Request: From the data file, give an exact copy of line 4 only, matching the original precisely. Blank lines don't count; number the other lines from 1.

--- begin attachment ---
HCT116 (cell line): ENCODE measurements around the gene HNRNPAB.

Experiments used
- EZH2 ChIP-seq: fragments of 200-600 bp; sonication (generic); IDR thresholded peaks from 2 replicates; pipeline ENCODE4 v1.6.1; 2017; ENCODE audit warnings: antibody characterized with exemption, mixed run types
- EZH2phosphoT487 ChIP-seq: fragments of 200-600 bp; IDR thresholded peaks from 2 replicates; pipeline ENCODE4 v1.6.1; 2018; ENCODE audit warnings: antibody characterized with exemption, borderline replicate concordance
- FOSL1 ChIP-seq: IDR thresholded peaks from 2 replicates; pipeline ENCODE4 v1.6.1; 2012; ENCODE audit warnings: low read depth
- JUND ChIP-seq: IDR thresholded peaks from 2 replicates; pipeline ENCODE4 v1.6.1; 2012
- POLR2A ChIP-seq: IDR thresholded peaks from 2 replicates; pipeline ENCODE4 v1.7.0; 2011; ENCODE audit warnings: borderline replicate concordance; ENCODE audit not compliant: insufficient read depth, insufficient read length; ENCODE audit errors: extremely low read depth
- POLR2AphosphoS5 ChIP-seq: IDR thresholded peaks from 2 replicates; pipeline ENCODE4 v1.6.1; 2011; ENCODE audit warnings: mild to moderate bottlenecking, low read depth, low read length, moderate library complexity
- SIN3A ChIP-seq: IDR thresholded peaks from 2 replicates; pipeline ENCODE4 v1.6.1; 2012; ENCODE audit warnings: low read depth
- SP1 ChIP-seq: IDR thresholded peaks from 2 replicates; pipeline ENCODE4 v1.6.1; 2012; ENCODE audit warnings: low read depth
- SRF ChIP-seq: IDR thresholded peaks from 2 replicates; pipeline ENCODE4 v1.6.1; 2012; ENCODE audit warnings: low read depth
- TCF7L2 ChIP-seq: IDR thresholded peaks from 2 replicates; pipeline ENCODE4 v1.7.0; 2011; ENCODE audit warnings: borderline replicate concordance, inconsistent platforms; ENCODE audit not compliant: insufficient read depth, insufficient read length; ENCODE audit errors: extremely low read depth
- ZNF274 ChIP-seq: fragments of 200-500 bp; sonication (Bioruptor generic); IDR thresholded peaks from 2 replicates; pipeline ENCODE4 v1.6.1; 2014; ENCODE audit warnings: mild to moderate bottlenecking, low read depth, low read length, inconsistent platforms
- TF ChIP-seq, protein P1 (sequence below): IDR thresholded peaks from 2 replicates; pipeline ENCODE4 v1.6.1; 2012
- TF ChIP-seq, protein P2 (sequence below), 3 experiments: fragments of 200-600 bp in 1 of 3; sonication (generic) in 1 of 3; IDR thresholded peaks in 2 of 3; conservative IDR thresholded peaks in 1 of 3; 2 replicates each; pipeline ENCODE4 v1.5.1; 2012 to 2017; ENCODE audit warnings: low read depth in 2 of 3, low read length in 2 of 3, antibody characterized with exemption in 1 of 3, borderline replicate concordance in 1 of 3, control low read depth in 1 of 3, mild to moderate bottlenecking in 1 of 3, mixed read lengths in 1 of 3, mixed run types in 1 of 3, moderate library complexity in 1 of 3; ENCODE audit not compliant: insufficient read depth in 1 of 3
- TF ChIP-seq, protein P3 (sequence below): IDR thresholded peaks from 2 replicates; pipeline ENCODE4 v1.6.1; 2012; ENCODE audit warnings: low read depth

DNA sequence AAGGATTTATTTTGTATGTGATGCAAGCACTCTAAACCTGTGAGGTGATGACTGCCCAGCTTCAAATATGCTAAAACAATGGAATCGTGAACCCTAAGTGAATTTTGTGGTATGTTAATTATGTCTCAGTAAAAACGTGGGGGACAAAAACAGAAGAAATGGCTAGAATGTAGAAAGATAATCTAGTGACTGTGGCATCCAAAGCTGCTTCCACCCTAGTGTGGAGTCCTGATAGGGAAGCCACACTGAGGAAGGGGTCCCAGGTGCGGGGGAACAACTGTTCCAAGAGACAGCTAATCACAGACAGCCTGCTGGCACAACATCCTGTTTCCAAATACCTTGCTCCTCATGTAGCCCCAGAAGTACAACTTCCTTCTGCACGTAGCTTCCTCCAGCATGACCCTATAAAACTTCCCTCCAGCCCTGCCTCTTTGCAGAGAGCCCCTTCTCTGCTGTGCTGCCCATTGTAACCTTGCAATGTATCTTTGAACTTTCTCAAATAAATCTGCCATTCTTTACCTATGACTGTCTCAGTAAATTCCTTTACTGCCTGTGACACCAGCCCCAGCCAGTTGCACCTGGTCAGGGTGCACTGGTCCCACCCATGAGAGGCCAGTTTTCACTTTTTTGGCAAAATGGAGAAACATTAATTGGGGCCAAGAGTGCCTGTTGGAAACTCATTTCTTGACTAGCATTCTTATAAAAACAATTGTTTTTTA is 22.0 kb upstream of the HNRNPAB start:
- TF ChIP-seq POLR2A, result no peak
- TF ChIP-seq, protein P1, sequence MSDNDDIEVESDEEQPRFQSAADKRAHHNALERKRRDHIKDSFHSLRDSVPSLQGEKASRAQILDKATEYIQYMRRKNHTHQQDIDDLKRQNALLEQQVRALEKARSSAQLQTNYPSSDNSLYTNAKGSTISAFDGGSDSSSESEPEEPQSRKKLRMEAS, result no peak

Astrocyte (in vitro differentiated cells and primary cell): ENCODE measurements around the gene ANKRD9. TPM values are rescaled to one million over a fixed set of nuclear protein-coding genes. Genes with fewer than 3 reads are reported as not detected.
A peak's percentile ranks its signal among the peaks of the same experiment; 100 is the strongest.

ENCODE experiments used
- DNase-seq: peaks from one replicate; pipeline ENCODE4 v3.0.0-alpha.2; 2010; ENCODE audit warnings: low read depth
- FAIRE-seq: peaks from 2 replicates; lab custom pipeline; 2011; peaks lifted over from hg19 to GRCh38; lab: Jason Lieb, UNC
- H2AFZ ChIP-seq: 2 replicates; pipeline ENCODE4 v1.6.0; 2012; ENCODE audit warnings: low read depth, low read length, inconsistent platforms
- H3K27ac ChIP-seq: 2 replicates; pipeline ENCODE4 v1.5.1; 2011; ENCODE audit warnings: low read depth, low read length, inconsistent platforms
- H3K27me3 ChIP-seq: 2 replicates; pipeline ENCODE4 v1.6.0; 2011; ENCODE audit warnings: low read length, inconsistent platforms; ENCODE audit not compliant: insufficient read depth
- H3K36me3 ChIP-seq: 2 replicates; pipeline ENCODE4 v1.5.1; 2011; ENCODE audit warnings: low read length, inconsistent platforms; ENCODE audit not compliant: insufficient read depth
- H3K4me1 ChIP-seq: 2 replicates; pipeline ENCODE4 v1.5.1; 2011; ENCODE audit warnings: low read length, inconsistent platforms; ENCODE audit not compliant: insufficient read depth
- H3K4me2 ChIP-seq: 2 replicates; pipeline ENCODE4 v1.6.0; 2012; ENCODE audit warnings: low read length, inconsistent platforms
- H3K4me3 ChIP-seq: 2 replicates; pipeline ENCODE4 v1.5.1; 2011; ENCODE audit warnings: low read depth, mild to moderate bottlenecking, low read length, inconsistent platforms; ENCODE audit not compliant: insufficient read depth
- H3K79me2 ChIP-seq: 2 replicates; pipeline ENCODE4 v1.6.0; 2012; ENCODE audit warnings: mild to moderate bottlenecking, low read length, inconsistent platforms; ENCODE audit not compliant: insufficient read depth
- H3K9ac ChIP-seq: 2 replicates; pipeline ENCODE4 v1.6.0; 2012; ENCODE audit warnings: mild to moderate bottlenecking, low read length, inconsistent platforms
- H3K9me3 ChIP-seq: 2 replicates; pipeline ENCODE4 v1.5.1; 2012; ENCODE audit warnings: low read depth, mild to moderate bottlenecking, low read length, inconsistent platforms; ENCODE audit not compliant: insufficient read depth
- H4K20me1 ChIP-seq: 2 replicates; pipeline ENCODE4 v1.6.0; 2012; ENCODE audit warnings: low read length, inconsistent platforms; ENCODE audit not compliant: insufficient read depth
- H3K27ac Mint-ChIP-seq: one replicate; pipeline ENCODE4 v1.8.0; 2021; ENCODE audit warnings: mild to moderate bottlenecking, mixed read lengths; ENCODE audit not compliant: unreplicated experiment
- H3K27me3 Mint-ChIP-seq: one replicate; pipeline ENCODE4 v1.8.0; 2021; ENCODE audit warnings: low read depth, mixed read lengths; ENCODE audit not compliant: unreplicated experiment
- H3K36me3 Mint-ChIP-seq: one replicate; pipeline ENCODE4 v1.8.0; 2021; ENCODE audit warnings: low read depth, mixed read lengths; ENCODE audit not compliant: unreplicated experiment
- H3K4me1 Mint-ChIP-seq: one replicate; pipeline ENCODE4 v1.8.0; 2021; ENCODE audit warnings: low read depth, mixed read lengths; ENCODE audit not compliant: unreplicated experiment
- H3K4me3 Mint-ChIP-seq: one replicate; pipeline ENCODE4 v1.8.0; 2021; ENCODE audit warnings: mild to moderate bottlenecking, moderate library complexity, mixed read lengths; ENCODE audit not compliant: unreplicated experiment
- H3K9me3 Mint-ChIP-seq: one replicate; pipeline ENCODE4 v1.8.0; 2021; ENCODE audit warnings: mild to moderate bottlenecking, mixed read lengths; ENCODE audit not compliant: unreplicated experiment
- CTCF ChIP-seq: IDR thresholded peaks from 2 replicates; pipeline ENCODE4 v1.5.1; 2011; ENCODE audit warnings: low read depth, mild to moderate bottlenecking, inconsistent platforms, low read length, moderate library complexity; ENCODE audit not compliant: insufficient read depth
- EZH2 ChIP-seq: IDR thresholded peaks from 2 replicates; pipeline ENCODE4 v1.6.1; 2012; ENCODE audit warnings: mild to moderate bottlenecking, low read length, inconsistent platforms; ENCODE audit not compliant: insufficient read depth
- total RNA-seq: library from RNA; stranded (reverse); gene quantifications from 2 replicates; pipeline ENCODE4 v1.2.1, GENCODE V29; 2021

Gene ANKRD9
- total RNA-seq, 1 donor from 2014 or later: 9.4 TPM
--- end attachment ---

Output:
- EZH2phosphoT487 ChIP-seq: fragments of 200-600 bp; IDR thresholded peaks from 2 replicates; pipeline ENCODE4 v1.6.1; 2018; ENCODE audit warnings: antibody characterized with exemption, borderline replicate concordance